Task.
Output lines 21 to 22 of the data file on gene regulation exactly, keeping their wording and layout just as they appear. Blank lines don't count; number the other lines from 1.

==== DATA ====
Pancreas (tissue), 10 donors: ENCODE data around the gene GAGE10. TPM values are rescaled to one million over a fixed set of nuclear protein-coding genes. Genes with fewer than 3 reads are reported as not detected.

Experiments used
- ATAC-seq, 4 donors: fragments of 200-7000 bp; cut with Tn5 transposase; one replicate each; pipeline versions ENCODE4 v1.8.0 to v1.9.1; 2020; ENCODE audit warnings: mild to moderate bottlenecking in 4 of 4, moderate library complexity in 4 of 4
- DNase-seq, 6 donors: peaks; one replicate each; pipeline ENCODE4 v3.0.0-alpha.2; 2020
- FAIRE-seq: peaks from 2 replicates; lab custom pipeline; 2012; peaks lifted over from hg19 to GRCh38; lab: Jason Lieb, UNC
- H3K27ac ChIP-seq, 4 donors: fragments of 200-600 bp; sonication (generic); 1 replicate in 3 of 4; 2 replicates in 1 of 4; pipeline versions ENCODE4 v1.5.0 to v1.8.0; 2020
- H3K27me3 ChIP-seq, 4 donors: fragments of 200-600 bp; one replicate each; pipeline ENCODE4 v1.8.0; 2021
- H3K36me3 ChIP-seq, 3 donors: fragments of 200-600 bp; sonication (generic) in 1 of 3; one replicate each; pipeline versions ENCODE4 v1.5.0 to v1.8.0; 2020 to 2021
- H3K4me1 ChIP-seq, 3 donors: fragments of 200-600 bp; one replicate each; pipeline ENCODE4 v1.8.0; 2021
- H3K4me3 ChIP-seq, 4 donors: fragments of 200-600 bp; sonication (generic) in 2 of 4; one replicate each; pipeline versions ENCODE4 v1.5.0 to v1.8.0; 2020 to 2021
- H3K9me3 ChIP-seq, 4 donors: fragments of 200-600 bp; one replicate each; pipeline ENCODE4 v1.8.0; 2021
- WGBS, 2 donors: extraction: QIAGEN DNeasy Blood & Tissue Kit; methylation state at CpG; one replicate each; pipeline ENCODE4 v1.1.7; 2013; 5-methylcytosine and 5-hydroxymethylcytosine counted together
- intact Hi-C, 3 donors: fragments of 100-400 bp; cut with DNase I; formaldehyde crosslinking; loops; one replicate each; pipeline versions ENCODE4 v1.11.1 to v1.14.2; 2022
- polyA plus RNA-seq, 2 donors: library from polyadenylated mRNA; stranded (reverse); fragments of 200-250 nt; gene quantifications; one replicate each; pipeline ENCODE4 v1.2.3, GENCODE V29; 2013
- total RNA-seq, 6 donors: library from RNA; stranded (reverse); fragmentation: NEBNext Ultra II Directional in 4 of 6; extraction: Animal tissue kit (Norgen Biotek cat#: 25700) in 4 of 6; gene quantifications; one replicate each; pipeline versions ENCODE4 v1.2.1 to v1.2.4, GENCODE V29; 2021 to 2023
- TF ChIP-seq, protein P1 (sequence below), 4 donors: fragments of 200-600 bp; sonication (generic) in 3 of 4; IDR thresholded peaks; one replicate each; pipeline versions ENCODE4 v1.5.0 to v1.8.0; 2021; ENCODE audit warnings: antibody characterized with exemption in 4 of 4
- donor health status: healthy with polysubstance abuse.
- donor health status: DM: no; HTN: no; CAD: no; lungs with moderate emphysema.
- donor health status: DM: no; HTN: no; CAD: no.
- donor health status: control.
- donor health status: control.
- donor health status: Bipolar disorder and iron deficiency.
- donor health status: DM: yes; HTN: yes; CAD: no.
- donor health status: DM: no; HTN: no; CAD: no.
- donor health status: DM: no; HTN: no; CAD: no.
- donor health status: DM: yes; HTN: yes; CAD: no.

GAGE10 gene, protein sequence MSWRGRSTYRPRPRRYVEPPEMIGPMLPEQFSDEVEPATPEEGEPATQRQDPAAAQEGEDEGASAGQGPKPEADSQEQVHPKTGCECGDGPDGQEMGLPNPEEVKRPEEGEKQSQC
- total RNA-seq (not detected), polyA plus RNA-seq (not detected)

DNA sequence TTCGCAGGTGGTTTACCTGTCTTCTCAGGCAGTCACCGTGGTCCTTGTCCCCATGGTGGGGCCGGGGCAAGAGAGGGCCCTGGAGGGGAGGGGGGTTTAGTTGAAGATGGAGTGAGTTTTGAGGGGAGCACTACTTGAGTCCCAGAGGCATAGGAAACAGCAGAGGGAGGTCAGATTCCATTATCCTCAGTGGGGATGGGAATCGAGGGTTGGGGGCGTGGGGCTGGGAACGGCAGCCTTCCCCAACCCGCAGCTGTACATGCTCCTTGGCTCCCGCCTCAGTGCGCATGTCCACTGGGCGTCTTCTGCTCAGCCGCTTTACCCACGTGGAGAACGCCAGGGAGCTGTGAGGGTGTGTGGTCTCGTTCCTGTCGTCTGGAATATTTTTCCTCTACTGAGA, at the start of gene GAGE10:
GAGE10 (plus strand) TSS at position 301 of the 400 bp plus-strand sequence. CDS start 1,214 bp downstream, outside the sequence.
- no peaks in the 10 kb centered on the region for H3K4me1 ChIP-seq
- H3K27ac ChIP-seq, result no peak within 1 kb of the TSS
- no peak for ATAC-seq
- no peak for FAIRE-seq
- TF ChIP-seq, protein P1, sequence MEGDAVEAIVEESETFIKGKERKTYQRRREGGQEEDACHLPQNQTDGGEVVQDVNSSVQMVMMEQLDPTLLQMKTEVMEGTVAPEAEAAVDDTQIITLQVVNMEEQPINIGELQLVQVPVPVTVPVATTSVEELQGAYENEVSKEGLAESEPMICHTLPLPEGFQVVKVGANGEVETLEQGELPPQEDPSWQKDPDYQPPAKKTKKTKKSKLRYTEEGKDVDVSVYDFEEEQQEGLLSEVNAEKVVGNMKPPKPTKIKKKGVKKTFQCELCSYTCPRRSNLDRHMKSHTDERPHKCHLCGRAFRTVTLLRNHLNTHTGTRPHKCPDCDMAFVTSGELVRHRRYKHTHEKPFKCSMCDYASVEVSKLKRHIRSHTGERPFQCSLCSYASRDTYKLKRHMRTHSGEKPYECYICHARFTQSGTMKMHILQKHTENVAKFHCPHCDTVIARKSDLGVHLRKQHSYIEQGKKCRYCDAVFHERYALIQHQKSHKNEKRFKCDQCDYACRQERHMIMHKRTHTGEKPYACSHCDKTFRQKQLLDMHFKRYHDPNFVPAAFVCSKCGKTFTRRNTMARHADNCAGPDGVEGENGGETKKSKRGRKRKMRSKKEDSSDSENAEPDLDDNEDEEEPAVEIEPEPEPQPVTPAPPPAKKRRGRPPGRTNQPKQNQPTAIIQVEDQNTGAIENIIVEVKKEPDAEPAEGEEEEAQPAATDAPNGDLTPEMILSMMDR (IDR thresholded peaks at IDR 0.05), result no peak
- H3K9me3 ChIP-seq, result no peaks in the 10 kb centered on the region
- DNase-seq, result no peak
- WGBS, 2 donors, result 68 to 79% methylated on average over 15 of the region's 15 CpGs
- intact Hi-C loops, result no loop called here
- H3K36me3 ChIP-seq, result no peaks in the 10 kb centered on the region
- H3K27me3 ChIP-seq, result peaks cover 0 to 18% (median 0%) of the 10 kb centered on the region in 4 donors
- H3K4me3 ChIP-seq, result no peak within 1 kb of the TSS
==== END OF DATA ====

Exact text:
- donor health status: control.
- donor health status: Bipolar disorder and iron deficiency.